God’s grace with no strings attached has the same, yet more profound effect! Jesus did not request that the apostle Matthew attend a twelve-step program to holiness to earn his forgiveness. After Moses murdered, God did not make him do penance before selecting him to do his work in freeing the Hebrews. This list can go on and on, from Jacob to the apostle Paul; God’s grace is in the business of forgiving and redeeming undeserving sinners. Christ came for sinners! Like it or not, the truth of the matter is:
We are a League of Sinners! Only made righteous through the blood of Christ!
(Thanks to @SinnersLeague for the motto).
And this forgiveness and grace is a free gift from God. -Ephesians 2:8
Love, Grace, and the Lord’s peace to you!

Saturday, May 30, 2020


As I sit in the pew at this church that closely resembles the atmosphere of my childhood more than my current church, I notice something—a passage from Matthew. If a person gets this one passage wrong, it can be a stumbling block for the many.

Self-worth and confidence are important things—things that we all need to have on a basic level. But when we arrive at the dreaded Matthew 5:48 passage, “You therefore must be perfect, as your heavenly Father is perfect,” we are befuddled.

If verses 1 through 47 did not show that we’re not pulling off the Christian life, then this passage surely will. Or will it?

At this point many will proclaim the viewpoint that “God would not command, what we could not do,” or “The word in the Greek language can be translated as mature”.

How cute! Seriously, it is a noble attempt at trying to ease the gut punch that Jesus has just landed. (Looking at the context of this passage, both of these premises fall flat, but that is not the point of this article.)

As a Christian, I truly wish I could live a life that is perfect (as described in verses 1 through 47). Viewing this passage as being “attainable,” slowly takes our eyes off of Christ and places them on ourselves. Either we think we are reaching a point where we need Christ’s daily mercy less, or we place a burden on our neighbor about them pulling themselves up by their boot straps. Both postures remove relying on God for our daily bread (Mt. 6:11).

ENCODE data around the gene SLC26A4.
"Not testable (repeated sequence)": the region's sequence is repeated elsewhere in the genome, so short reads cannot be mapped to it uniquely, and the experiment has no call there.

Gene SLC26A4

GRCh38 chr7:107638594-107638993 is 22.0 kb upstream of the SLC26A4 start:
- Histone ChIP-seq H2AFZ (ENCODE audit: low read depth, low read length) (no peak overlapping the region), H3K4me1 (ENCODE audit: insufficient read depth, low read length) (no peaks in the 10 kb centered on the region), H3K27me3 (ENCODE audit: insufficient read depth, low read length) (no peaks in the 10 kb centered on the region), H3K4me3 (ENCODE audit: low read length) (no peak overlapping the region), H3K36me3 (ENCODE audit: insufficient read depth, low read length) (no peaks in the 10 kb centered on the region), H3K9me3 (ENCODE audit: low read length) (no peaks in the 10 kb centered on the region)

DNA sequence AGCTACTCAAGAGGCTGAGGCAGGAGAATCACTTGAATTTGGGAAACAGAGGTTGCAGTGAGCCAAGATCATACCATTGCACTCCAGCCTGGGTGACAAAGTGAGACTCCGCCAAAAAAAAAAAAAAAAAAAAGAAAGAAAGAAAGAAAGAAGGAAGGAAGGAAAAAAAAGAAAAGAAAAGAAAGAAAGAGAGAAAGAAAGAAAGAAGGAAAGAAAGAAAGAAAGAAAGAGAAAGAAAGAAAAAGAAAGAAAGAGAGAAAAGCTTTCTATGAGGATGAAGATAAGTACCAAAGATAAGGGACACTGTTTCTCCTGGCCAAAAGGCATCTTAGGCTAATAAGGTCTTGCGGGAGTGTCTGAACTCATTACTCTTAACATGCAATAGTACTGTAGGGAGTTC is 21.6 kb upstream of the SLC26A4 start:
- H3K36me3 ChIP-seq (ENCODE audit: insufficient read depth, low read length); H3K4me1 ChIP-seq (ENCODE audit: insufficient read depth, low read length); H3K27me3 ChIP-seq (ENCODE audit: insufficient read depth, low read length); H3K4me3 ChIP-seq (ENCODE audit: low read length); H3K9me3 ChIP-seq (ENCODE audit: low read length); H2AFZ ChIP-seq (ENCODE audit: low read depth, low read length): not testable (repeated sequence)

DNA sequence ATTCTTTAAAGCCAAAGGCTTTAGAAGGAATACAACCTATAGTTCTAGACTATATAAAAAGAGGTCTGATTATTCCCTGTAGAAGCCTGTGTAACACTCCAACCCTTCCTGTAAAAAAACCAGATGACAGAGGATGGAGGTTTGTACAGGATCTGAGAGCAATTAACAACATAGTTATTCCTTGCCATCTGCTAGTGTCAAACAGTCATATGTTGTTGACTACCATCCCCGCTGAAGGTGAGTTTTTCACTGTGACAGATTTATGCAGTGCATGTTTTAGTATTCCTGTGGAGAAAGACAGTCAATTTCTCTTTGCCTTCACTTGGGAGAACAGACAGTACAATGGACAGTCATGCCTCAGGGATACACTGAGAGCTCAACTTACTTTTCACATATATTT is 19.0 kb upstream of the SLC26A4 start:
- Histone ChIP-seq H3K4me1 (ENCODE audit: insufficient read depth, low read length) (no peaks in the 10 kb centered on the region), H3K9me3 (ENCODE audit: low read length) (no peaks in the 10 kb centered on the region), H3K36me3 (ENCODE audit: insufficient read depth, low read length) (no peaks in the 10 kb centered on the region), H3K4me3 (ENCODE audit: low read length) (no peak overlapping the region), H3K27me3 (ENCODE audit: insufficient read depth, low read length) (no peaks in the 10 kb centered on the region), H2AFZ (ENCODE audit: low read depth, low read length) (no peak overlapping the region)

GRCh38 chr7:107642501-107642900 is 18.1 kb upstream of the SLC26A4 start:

If we could be as perfect as our loving Father, what is the need for Jesus as our substitute? Yes, this question is offensive, but it must be asked. Even if you change the word “perfect” to “mature,” God is still the perfect example of any word change.

Can you be perfect?

I cannot be perfect, and this truth slams my soul to the foot of the cross. I try my hardest to walk the walk and be salt of the world, but I know my only hope is Jesus. But could that be the point of Matthew 5:48? To drive us back to the cross? To remind us that God is holy and perfect, and that is his standard?

Moses was a pretty “mature” kind of guy in the faith. If I recall correctly, after God used him to rescue his people, split the red sea, and lead the Israelites to the Promised Land, Moses was denied entry into it for not trusting God (Num. 20:11-12). If perfect is not God’s standard, was Moses not “mature” enough?

To view this passage wrongly results in people thinking they are David slaying the Goliath of their life, rather than Jesus conquering on our behalf. Such a stance may seem very small, but it eventually leads to the logical question: Is the Gospel for Christians? Do we need Christ in the office of Savior after we come to faith in him, or do we turn the cross into a ladder to ascend to perfection?

I beseech you, Brothers and Sisters in Christ, never to take your gaze off of Christ. Christ tells us he came to fulfill the law, and that is exactly what he did. Everything demanded in the sermon on the Mount, Christ accomplished for us: “But if anyone slaps you on the right cheek, turn to him the other also.”

Christ was spat upon, mocked, and beaten for our sake. Although he could have called a legion of angels, he turned the other cheek. “But I say to you, ‘Love your enemies and pray for those who persecute you.'” After the bloody melee of Good Friday, Jesus prayed, “Father forgive them.”